Also Called: Baihao Yinzhen, White Hair Silver Needle

Bai Hao Silver Needle Tea Leaves

Bai Hao Silver Needle

This highly prized Chinese white tea is traditionally sourced from either Zhenghe or Fuding, northeast in the Fujian province. It is very lightly oxidized and features only the unopened buds of shoots plucked early in April during the plant’s first flush. These buds are covered in fine silver hairs, giving it its characteristic color. The flavor of this tea is smooth, lightly sweet, and delicately floral. This exquisite tea is said to have been first cultivated during the Song dynasty (960-1279 CE), and for centuries was reserved exclusively for the Emperor.

 

Da Hong Pao (大红袍)

Also Called: Big Red Robe

Da Hong Pao Mother Trees in Wuyi

Da Hong Pao Mother Trees in Wuyi

This oolong is grown on the steep slopes of Mt. Wuyi in Fujian. The rocky cliffsides and unique mineral compounds making up the mountain’s slopes give this tea its rich, full, mineral flavor. Due to its rarity, expense, and reputation, Da Hong Pao remains a traditional “gift tea” in China reserved for honored guests or special occasions. According to legend, the mother of a Ming Dynasty emperor was cured of a deadly illness by drinking this tea; in gratitude, the emperor sent his own royal red robes to cover the four bushes that produced it. These bushes are still be producing tea to this day.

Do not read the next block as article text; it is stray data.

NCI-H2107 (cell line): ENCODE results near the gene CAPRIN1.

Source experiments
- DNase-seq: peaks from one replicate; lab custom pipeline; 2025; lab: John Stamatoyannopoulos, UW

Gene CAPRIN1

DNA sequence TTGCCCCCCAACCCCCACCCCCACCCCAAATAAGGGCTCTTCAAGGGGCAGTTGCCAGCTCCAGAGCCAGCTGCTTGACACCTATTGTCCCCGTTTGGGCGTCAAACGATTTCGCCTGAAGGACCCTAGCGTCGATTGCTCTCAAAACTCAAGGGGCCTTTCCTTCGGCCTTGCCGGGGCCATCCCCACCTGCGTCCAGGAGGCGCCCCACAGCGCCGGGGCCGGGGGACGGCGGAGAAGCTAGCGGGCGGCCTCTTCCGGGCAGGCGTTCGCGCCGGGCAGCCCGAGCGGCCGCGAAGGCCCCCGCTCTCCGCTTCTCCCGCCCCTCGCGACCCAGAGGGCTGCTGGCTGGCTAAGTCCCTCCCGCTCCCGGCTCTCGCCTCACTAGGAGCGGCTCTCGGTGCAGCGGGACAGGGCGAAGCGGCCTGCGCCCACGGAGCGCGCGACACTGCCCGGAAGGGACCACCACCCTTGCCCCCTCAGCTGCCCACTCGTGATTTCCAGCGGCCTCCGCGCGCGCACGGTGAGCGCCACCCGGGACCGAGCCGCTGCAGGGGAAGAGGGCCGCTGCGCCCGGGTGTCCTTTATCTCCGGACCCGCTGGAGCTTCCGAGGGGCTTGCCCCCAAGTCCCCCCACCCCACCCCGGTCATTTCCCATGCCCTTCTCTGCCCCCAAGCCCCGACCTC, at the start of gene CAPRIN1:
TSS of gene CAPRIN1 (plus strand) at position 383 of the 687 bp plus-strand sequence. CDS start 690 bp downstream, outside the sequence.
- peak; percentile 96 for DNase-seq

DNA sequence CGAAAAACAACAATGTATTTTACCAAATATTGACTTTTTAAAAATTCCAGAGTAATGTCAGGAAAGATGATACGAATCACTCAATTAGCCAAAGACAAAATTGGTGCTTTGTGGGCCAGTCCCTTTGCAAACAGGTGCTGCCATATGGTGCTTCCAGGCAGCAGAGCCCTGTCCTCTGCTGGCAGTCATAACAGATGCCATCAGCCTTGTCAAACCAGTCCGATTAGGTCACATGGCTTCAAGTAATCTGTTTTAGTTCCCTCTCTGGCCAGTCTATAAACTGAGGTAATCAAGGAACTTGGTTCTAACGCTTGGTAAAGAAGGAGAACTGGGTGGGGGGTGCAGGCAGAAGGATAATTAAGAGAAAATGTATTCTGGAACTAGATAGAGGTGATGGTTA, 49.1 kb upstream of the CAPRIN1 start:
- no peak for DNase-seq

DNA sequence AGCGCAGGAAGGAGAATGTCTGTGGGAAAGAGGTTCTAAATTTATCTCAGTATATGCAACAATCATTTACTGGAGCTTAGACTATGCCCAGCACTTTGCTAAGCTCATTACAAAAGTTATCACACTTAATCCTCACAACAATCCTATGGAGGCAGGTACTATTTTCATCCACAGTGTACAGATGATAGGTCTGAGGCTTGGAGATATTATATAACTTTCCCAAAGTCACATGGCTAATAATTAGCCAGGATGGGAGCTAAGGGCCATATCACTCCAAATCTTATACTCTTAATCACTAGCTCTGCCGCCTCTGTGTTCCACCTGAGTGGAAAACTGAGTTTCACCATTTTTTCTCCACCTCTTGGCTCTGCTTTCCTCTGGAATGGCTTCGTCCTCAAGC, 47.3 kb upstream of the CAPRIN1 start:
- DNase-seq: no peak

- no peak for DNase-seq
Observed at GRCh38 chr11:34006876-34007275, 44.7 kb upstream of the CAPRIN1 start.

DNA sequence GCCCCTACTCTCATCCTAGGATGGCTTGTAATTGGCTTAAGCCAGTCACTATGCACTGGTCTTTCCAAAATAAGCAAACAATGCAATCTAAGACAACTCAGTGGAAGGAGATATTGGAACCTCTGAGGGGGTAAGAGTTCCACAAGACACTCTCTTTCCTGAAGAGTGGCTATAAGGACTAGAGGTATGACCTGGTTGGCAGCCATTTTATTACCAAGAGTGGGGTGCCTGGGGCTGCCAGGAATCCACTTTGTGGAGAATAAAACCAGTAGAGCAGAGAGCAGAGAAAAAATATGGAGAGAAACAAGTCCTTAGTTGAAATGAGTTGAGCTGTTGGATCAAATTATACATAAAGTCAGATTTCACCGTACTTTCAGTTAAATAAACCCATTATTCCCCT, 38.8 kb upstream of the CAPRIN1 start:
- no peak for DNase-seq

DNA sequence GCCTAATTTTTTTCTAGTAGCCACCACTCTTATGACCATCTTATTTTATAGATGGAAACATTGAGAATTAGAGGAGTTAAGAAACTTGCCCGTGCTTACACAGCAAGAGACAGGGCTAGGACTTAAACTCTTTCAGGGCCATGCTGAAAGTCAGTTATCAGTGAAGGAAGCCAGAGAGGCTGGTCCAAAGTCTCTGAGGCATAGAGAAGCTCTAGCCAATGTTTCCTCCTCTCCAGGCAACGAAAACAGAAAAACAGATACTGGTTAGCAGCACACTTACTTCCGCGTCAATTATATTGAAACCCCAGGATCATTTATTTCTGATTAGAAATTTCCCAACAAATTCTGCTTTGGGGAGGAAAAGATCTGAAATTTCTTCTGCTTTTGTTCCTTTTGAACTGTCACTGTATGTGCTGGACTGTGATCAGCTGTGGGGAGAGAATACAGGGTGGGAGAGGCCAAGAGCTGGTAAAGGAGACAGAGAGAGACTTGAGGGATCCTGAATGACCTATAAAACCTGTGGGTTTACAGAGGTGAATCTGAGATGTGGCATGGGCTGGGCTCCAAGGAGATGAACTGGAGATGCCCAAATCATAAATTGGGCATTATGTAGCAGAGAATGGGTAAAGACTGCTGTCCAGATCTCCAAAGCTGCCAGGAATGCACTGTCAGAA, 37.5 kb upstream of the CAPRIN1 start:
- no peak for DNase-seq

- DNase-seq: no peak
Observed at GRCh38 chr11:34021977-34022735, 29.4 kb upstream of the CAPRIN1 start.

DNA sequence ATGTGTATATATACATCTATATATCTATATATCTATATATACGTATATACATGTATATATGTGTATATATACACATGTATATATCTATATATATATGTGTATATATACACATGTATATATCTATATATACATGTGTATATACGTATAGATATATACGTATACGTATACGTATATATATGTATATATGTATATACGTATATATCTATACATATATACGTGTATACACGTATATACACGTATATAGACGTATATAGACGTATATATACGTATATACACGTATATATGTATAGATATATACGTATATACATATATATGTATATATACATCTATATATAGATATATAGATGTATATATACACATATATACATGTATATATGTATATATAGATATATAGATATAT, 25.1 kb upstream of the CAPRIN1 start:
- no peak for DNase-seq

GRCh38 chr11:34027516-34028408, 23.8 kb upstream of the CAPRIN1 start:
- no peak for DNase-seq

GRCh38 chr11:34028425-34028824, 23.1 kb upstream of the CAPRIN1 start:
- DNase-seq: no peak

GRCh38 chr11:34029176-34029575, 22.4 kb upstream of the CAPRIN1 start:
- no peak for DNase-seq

Dragon Well (龍井茶)

Also Called: Longjing

Dragon Well 1st Grade Pre Qing Ming

Dragon Well 1st Grade Pre Qing Ming

Dragon Well is one of the most famous teas to come out of China, and is certainly the most renowned of its green teas. Its long leaves are flattened by hand and pan-fried to stop oxidation, and boast a sweet and grassy flavor with light astringency. The highest-prized Dragon Well teas are sourced from Longjing Village in Zhejiang, and must be plucked from the first shoots that appear before the Qingming Festival in early April. Dragon Well tea was granted the status of Gong Cha, imperial tea, during the Qing Dynasty by the Kangxi Emperor (1661-1722).

 

Huo Shan Huang Ya (霍山黃芽)

Also Called: Huoshan Yellow

Yellow tea floating in gaiwan

Belonging to the rare category of yellow tea, this tea was produced in Anhui as an imperial tribute during the Ming dynasty (1368-1644 CE). It is thought to have been developed specifically to have a yellow color, in honor of the imperial family, to both its dried leaf and its steeped liquor. The flavor is delicate and subtle, with both floral and buttery notes. Due to its intensive production process and niche position in the market, this tea can be difficult to find. But like all royal teas, its complex and unique flavors make it worth a try for any tea enthusiast.

By: Jen Coate